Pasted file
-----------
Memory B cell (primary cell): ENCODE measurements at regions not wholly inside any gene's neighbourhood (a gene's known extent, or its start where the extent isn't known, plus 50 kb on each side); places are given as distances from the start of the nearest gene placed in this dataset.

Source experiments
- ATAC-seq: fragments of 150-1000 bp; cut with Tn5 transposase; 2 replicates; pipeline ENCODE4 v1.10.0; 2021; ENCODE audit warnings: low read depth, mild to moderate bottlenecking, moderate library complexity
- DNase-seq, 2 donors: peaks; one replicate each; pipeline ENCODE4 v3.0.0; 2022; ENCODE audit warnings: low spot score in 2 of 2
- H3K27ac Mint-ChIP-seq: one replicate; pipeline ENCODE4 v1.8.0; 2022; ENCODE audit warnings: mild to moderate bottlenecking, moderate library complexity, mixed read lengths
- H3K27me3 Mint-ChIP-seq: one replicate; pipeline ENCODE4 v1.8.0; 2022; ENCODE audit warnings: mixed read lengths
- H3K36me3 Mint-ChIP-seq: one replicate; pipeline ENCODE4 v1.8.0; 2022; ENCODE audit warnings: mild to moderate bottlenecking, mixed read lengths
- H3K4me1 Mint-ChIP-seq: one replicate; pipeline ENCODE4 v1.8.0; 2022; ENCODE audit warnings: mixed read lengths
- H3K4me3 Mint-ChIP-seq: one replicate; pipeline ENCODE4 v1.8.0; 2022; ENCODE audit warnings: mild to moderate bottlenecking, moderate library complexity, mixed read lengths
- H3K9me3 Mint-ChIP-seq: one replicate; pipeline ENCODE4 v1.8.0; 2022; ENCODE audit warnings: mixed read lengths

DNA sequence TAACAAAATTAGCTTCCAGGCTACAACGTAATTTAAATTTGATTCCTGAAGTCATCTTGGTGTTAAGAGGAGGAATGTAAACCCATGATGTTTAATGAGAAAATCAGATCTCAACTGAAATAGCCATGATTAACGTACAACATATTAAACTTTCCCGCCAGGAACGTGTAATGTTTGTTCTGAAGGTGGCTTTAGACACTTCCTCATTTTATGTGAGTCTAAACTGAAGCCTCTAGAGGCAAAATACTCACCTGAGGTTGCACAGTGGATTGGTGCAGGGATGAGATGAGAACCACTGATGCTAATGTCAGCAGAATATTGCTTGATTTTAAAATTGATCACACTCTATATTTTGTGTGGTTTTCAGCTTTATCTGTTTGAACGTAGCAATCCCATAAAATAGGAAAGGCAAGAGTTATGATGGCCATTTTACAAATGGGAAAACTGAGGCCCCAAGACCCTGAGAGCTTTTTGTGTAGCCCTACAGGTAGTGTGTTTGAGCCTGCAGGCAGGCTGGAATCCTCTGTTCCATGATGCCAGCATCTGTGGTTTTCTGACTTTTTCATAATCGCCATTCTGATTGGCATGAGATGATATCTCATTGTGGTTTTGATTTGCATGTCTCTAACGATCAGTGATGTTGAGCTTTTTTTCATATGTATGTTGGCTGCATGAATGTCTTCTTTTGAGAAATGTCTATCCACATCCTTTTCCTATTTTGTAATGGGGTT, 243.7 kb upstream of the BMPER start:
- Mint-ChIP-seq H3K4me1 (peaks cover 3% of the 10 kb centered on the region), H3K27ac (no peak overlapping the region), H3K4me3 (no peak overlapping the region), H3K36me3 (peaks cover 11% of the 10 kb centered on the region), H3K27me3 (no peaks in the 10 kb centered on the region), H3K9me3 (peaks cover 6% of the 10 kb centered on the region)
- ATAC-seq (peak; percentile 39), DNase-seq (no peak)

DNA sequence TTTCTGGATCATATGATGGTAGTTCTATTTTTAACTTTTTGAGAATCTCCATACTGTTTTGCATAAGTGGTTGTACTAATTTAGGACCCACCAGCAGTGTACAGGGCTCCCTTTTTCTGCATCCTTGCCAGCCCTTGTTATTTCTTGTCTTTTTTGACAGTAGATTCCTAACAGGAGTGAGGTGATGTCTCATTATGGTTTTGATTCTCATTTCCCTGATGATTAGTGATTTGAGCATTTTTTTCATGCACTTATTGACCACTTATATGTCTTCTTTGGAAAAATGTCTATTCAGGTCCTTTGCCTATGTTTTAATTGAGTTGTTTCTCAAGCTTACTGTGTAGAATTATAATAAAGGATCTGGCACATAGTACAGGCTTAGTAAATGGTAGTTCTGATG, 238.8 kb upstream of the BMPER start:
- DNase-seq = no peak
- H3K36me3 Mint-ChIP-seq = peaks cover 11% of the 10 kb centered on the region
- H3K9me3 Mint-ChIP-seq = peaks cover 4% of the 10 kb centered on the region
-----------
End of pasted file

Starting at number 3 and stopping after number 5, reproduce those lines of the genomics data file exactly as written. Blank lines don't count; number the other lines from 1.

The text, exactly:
- ATAC-seq: fragments of 150-1000 bp; cut with Tn5 transposase; 2 replicates; pipeline ENCODE4 v1.10.0; 2021; ENCODE audit warnings: low read depth, mild to moderate bottlenecking, moderate library complexity
- DNase-seq, 2 donors: peaks; one replicate each; pipeline ENCODE4 v3.0.0; 2022; ENCODE audit warnings: low spot score in 2 of 2
- H3K27ac Mint-ChIP-seq: one replicate; pipeline ENCODE4 v1.8.0; 2022; ENCODE audit warnings: mild to moderate bottlenecking, moderate library complexity, mixed read lengths